Green Reef is confident that this working group will provide the means by which to assure full participation of all stakeholders so that whatever management measures that are suggested and implemented are those that are the most effective for protecting the Nassau groupers while keeping the interests of fisherman in high priority.

For more information on Green Reef please contact us at 226-3254 or email us at :greenreef@btl.net.

As part of its continued efforts to promote responsible and sustainable use of Belize’s marine resources, Green Reef developed a Nassau Grouper Research and Advocacy Campaign. Green Reef announced that they had been awarded a grant from the United Nations Development Program, Global Environment Facility/Small Grants Program (UNDP GEF/SGP). This grant funded a significant portion of this very valuable project.

In order to better understand the state of the Nassau Grouper populations in Belize, Green Reef coordinated video surveys at nine sites during the spawning period in January last year. Below is a re-count by videographer Joe Miller of the video survey conducted by Green Reef.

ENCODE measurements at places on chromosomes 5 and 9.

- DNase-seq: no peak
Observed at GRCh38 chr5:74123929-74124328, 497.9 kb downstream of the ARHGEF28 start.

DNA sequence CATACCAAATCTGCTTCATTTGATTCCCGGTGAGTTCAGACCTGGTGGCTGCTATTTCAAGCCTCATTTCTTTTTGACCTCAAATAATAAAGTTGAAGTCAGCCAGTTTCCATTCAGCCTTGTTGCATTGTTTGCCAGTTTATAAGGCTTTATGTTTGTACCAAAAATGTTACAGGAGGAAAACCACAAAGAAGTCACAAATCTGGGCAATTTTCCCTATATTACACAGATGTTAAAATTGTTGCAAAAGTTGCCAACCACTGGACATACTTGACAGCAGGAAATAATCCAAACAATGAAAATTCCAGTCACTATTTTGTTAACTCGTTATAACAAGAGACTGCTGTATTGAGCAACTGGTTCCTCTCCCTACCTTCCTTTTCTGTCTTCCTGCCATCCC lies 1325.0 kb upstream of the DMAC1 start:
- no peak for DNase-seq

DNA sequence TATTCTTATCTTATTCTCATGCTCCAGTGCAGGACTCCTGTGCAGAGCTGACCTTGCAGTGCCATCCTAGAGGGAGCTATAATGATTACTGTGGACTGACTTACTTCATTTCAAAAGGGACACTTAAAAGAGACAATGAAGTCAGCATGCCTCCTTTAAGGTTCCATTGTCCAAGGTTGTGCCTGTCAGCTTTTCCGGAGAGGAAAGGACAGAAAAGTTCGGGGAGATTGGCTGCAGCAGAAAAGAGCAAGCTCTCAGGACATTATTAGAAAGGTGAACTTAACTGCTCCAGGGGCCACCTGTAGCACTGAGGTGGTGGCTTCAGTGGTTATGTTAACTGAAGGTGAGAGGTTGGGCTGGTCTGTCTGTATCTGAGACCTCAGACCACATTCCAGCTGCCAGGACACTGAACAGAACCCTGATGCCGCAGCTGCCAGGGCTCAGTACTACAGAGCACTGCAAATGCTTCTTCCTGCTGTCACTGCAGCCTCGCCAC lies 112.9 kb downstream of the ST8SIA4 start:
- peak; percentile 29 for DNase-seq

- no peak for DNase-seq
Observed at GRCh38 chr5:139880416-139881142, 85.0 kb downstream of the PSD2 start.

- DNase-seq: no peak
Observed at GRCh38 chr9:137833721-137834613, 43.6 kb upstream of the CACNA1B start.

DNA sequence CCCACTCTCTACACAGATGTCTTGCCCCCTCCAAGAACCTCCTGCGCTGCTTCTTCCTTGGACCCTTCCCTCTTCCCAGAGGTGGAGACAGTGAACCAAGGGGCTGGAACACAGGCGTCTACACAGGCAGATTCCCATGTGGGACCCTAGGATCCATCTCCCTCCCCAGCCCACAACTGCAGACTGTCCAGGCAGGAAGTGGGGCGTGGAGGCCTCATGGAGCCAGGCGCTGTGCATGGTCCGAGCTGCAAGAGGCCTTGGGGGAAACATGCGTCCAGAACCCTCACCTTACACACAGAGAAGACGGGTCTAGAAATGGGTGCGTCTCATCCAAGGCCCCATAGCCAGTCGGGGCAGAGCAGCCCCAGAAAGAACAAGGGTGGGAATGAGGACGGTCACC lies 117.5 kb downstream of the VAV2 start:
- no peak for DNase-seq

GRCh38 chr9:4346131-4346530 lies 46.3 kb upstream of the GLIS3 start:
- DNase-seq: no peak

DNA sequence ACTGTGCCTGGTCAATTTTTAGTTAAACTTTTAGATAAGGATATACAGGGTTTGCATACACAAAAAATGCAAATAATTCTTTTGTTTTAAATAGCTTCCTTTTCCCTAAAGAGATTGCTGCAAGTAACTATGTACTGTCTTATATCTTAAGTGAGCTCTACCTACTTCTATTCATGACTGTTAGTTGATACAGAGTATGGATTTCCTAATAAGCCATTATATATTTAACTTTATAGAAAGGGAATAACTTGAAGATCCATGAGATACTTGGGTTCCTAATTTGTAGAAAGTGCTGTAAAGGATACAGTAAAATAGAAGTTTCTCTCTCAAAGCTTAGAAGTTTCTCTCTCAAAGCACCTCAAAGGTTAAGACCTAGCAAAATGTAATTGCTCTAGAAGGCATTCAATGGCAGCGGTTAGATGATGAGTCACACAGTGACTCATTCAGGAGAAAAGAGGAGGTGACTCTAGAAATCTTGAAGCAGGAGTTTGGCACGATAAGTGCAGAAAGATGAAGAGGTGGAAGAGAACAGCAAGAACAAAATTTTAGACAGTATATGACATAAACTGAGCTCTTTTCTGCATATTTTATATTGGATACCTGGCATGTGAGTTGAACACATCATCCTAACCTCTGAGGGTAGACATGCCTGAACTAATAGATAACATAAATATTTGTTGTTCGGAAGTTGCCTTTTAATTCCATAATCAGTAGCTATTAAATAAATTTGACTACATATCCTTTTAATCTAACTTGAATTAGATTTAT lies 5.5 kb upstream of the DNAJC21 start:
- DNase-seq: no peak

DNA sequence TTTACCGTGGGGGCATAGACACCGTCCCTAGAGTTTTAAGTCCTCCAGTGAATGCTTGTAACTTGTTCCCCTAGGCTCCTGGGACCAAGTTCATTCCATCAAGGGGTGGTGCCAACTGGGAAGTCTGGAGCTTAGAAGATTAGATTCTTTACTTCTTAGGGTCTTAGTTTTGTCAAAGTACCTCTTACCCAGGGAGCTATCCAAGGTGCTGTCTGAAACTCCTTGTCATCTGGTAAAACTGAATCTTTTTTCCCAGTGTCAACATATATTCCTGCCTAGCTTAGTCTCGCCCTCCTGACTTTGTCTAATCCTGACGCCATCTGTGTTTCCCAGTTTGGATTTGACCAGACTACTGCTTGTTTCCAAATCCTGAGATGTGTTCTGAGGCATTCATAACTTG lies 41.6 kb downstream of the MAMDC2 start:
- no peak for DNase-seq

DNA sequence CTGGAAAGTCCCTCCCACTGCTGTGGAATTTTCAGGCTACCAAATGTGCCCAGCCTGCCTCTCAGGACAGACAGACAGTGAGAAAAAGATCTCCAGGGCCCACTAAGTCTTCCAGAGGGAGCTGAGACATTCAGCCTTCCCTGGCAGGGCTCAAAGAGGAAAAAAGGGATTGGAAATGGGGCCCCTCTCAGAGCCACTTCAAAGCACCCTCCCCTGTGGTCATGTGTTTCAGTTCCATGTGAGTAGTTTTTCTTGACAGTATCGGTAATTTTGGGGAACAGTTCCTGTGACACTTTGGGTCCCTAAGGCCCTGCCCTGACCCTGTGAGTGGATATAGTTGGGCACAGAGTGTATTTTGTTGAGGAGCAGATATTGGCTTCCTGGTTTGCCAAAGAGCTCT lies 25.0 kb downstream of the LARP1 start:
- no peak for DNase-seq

Green Reef study shows Grouper numbers declining
by Joe Miller

Every year, during the full moons of December and January, thousands of Nassau Grouper come together to spawn. Fishing during this time is so popular in Belize that it has diminished both the size and numbers of these fish. Green Reef has put a plan in motion to quantify the problem through observation of the aggregations, and measuring and weighing of fish actually caught. It was my pleasure to be selected to go along as a photographer and observer to aid in documenting this endeavor.

Seven different expeditions traveled to the best-known grouper spots in Belize to monitor fishing activity. Our expedition was led by Mito Paz, local director of Green Reef. A valuable volunteer was Dan Ellison, who also works for Green Reef. Dan Wagner, a well-known underwater videographer from Florida and I made up the photo crew. Our expedition left for Rendezvous Point on Turneffe Atoll on the morning of January 8th in the 25 foot skiff, “Ceci,” piloted by Captain Victor Lara. We set up our dive and scientific camp adjacent to the fishing camp at Rendezvous. This gave us convenient access to the dive site, as well as the ability to measure and weigh the daily grouper catch.